I’ve been with Bamboo Solutions for over 10 years and been fortunate enough to either take part in, or stay plugged into almost every major SharePoint conference held around the world. The European SharePoint Conference 2011 has once again returned to Berlin, Germany. This is a familiar stomping ground as it is being held at the same location that hosted the event held back in 2007. So much has changed in those intervening years, not only for SharePoint as a product, but for the entire SharePoint ecosystem. We ourselves have evolved from an emergent provider of Web Parts and add-ons in 2007 to a company which now offers complete solutions for project, community, workflow, and knowledge management. I look back and see EU-SPC 2007 as the point where things really started to take off – not only for Bamboo, but for SharePoint in general. Here are a few of my observations comparing and contrasting the SharePoint ecosystem around this conference in 2007 and 2011.
At first glance, the most puzzling observation is the drop in the number of attendees from the 2007 conference. I don’t have the exact numbers from 2007, but the current conference is hosting slightly fewer than 800 attendees. So, has there been a reduction in the interest in SharePoint in Europe? Of course we know this not to be true. The computing world continues to publish impressive numbers about the growth of SharePoint worldwide. So why the drop in attendance? We are quite possibly looking at the impact of two discrete effects – the first being the competition for travel budget. Because the U.S. SharePoint Conference 2011 was held in Anaheim, CA just two weeks ago, it’s quite possible that attendees were faced with an either/or decision. We saw a good number of Europeans at the Bamboo booth in Anaheim who said they were faced with exactly that dilemma. Another strong culprit for the attendance drop is the relative absence of new information that is ready to be conveyed. The big news at EU-SPC 2007 was the release of SharePoint 2007. As is typical during such a period, everyone was eager to gather new information that would help them prepare for the new platform. I spoke with Michael Greth (part of this year’s conference organizing team) and Joel Oleson about this. Joel and Michael were both at EU-SPC 2007 and echoed the opinion that the lack of enough new information to present to attendees was a key factor affecting this year’s attendance numbers. So what is a typical conference attendee like now vs. then? As you might expect, the average attendee is much better learned in SharePoint now than they were in 2007. Attendees typically know what they are doing in SharePoint and have a specific plan when it comes to hitting sessions or visiting vendors. Very few of the attendees are new to SharePoint like they were in 2007 and, as is typical of European shows, they aren’t out casually trolling for swag and kicking the tires at vendor booths. The conversations I’ve had tend to be direct and productive from a business perspective with a much more focused set of questions covered.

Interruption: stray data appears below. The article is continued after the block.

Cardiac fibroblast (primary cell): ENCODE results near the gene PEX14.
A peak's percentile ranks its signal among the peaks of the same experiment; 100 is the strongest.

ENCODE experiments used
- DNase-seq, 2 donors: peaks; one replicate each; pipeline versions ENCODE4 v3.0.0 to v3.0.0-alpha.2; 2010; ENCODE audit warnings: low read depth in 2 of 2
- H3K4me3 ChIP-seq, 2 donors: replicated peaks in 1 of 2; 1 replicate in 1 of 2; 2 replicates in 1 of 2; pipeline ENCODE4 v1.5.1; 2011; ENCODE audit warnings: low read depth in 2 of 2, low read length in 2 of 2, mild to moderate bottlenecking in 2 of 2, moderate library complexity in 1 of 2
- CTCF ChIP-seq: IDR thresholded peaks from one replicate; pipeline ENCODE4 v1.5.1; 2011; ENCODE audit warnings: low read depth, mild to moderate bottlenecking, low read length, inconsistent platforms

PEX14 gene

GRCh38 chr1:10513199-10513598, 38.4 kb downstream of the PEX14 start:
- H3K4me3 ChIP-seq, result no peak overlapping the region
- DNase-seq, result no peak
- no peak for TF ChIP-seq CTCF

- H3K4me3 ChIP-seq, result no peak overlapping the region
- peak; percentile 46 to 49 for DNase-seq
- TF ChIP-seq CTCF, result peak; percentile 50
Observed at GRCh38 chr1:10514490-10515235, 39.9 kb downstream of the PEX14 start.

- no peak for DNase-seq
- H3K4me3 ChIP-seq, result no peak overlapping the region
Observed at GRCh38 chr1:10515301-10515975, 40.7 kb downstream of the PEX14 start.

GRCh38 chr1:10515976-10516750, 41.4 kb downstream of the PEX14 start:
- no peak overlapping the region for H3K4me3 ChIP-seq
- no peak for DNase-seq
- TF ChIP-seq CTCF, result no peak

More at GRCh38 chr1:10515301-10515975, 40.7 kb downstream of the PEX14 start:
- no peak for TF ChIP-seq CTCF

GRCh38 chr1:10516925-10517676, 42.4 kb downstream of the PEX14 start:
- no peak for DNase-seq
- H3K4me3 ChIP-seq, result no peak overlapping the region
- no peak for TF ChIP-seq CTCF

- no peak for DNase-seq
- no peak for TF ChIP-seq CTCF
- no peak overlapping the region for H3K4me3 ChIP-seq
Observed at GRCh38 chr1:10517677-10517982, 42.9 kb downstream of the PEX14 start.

The number of EU-SPC 2011 vendors in the Expo area seems to have stayed constant. OK, I admit that this is a totally unscientific observation, but this year all three exhibit halls are full – as was the case in the past. The vendor landscape has changed quite a bit as well. A few of the vendors who were once on top of the world in 2007 now seem to have little to no presence at EU-SPC 2011. More remarkable to note is the surge in the number of new companies taking part. These aren’t all necessarily startups either. Many have been working with SharePoint for years, and after experiencing some level of success in their locale, now look to bring their products and services to a larger audience. This is great, and I believe has boosted the energy level at the show. One such company is Qorus Software based in South Africa. Their product, also called Qorus, was born through the work of their sister services arm Relate Technologies. It provides customers with a way to bring document automation capabilities to SharePoint. Johan Olivier (from the same) led a conference session for developers, and the Qorus team helped sponsor the SharePint event on Tuesday evening. Although relatively new to the SharePoint conference world, they are exactly the type of company that helps make this type of event a success.
SharePoint conferences always seem to reenergize me. No, not the “I spent a week at a spa” type reenergized. Truth be told – attending events like this can be a tough slog at times and are quite exhausting. It’s more the type of energy that comes from seeing firsthand how many opportunities there are for a SharePoint company like Bamboo. It’s trite I know, but the opportunities out in front of everyone involved with SharePoint do seem endless. The ride has been fun, especially the period between EU-SPC 2007 and EU-SPC 2010, and I can’t wait to see how things evolve over the next four years.